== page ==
As I’ve said before, I am a fan of slow travel. Of staying in a place long enough to feel a part of it and not just a passerby. When you do this, you get under the surface and see a deeper layer of a place. This is often very rewarding. I see travelers looking for these things and calling it ‘the real experience’.
Let me tell you of another layer. A layer you see when you become a resident in a place. Let me tell you of the things I have experienced living in a place beyond even three month ‘slow travel’ trips.
Even the basic traveler knows Germany as a place of order and planning. The trains run on time and everything is in place. Like most stereotypes this is also based in truth. Society here is based on planning and managing expectations. This sounds great until you see the dark side.
Talk to any expat living in Germany and even if you have nothing else in common, you can talk about German Bureaucracy. Everybody has wacky and wild stories of oddities in the system. Poof, instant bond. Heck talk to the locals about it too, unless you happen upon a bureaucrat even the Germans will have odd administration stories.
The opening times are all freaky. A common joke is “Yes, you must come by the office and sign this form, there is no other way. We are open from 10:30-10:45 every second Tuesday.” The town hall here is open 7:30-12:30 three days a week, 1:30 – 4:30 one afternoon and closed one full day. So if you have a full-time job expect to wake up early and go wait with everyone else.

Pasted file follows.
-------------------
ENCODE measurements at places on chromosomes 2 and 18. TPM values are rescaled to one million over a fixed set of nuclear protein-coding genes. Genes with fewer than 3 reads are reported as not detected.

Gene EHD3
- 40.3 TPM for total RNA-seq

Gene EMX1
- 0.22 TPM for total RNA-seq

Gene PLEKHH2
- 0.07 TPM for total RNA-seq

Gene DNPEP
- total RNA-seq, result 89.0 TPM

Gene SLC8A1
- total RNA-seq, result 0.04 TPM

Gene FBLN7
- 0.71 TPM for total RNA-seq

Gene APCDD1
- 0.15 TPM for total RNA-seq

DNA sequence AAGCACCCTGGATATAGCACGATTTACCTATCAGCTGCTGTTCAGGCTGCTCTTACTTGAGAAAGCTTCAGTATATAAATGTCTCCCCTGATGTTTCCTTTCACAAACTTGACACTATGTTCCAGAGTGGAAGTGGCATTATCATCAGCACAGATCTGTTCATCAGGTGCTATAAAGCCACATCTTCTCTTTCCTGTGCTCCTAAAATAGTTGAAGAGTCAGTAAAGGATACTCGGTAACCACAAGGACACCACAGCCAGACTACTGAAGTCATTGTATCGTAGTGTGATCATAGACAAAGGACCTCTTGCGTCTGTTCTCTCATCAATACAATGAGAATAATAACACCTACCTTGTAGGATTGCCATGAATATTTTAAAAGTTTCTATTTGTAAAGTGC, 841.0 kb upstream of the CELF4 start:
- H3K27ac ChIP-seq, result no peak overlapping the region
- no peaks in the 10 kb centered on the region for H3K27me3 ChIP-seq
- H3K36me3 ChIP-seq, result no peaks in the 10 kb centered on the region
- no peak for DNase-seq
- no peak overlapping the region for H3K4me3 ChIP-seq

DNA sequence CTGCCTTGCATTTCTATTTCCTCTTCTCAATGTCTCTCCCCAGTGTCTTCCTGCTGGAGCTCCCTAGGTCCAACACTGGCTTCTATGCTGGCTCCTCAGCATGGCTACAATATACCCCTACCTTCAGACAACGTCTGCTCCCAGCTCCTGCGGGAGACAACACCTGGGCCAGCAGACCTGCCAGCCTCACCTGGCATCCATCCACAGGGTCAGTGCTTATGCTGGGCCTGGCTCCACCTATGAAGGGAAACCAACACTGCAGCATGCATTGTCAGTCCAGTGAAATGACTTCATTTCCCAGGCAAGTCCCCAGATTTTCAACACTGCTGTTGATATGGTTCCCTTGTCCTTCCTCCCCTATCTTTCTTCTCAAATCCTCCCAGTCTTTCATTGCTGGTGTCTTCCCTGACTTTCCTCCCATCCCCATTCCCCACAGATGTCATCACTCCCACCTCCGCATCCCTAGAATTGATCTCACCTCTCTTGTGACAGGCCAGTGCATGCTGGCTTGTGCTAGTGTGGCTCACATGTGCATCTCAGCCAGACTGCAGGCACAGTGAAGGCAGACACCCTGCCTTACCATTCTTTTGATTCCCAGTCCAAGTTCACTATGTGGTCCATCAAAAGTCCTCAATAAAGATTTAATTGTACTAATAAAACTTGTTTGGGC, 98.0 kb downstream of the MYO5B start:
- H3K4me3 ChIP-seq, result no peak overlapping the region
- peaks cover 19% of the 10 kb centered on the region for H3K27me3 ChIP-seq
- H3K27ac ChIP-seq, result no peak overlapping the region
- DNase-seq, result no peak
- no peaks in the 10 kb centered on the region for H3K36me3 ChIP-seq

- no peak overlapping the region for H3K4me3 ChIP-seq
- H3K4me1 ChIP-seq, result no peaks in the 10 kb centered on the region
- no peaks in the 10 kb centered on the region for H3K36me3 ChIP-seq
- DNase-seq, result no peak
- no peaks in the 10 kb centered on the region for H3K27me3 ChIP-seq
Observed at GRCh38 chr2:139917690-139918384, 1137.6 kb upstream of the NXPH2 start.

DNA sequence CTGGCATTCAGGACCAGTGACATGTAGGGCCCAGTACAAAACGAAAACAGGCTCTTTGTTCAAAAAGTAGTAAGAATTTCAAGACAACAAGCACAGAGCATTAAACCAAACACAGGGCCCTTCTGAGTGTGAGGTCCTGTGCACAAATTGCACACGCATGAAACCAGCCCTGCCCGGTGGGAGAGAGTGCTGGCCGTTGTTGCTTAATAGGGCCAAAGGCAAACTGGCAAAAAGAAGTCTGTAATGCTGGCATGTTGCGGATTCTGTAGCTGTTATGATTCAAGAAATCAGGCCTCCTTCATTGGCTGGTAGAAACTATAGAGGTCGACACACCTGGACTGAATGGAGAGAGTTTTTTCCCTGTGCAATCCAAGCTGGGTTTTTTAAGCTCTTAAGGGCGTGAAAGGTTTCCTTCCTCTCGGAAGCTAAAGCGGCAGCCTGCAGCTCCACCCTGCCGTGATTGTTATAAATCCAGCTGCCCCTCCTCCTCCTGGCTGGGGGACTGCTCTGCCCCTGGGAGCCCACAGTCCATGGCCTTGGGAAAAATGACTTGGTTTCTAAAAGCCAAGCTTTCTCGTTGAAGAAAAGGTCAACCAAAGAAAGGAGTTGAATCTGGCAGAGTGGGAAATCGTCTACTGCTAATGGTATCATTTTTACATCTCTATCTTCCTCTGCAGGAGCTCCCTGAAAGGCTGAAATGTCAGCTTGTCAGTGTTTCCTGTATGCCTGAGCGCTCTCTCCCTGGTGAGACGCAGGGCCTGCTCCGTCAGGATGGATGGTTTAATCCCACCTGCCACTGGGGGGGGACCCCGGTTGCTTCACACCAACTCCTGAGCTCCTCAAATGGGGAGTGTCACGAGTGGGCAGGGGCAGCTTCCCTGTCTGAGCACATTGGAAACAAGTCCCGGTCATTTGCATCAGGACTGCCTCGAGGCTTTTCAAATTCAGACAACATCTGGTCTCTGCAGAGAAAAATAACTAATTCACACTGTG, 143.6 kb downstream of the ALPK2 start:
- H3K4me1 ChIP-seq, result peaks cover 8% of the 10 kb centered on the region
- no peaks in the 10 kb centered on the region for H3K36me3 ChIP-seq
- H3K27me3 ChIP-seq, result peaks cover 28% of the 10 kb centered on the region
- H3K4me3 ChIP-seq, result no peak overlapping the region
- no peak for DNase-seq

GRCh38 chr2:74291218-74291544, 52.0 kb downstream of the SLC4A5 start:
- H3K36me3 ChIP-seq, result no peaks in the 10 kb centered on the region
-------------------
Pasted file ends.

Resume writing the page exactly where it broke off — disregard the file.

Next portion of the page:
Another part of the system is that often you need a prerequisite piece of paper or stamp to get something done. This is invariably only available at a different desk/office/building across town/(sometimes)city. This other place will also have odd hours and probably won’t be open at the moment.
Flipside: I went into the tax office to turn in my taxes on the last day they were due. In the US this would have been near on suicide. Nope, the office was not much fuller than normal and people were all waiting patiently. I waited 15 dings on the number machine (less than 30 minutes) and handed over my hand written forms. She checked them through and said thank you.
Tip: Because most things need to be properly approved and signed off on everything takes longer. This extends to internet installs, bank accounts and anything else they are required by law to notify you by mail with. Give yourself a lot (weeks in some cases) extra time to expect things to get done.
Aside: There are often fees for certain tasks you need completed. The office worker wants to see the receipt when you go to floor 3 to pay and come back.
Most of Germany is very clean. Even the bigger cities are picked up and cleaned with regularity. Ok, my (new) hometown of Freiburg is a little obsessive about the Green Movement; but I’m ok with that. The darkside is that trash is required to be separated. There are 4 places that trash can go. This was the one thing that I really had to learn and was happy for German roommates when I first moved here. The idea is that certain materials can be recycled or disposed of in certain ways. Here is the general rundown:
Yellow Bag : You pick up rolls of these at certain stores. They are for plastic, metal, packaging, styrofoam, that kind of thing.
Green Bin: Paper of all sorts.
Brown Bin: Food waste and compostables. (Although paper seems to go in here as well to wrap up the foot and keep it form getting things dirty.)
Black Bin: Everything else. You pay by the volume though. X Liters picked up every 2 weeks.